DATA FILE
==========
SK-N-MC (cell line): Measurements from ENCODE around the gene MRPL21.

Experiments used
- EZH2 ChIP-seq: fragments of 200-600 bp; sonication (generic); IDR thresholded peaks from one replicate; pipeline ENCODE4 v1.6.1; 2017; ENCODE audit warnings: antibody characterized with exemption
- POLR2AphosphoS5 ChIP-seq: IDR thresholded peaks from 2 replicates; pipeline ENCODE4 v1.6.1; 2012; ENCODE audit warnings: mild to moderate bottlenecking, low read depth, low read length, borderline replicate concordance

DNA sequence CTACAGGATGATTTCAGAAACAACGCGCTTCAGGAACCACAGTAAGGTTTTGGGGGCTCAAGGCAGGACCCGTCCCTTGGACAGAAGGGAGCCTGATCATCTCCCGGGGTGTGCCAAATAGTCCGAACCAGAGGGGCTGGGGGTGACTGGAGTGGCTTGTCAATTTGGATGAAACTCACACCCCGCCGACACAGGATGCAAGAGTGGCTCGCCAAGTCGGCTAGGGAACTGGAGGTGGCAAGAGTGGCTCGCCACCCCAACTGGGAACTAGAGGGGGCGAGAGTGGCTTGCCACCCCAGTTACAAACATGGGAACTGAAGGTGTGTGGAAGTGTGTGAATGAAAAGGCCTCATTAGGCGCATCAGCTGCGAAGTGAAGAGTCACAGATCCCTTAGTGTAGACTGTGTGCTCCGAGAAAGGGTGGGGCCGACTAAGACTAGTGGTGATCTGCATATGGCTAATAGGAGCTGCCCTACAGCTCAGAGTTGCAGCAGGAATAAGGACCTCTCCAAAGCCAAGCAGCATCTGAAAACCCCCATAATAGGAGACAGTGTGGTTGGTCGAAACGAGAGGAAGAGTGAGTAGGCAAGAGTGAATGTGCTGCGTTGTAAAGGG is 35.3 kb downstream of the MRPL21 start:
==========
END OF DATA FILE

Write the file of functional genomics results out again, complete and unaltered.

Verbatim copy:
SK-N-MC (cell line): Measurements from ENCODE around the gene MRPL21.

Experiments used
- EZH2 ChIP-seq: fragments of 200-600 bp; sonication (generic); IDR thresholded peaks from one replicate; pipeline ENCODE4 v1.6.1; 2017; ENCODE audit warnings: antibody characterized with exemption
- POLR2AphosphoS5 ChIP-seq: IDR thresholded peaks from 2 replicates; pipeline ENCODE4 v1.6.1; 2012; ENCODE audit warnings: mild to moderate bottlenecking, low read depth, low read length, borderline replicate concordance

DNA sequence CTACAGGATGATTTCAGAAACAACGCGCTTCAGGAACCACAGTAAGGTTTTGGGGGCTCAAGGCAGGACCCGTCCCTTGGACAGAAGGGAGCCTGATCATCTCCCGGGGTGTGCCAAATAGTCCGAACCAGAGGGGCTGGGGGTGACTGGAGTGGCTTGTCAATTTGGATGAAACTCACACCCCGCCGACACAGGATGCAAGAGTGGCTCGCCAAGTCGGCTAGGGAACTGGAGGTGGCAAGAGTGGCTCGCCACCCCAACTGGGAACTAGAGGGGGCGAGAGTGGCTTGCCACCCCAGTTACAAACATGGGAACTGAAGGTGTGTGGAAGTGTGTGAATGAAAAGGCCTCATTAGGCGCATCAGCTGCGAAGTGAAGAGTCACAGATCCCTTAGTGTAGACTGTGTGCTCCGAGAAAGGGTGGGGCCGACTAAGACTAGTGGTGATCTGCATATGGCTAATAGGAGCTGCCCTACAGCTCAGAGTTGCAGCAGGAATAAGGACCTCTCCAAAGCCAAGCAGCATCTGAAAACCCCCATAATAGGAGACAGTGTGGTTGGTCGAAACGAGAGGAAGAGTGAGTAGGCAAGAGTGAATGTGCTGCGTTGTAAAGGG is 35.3 kb downstream of the MRPL21 start: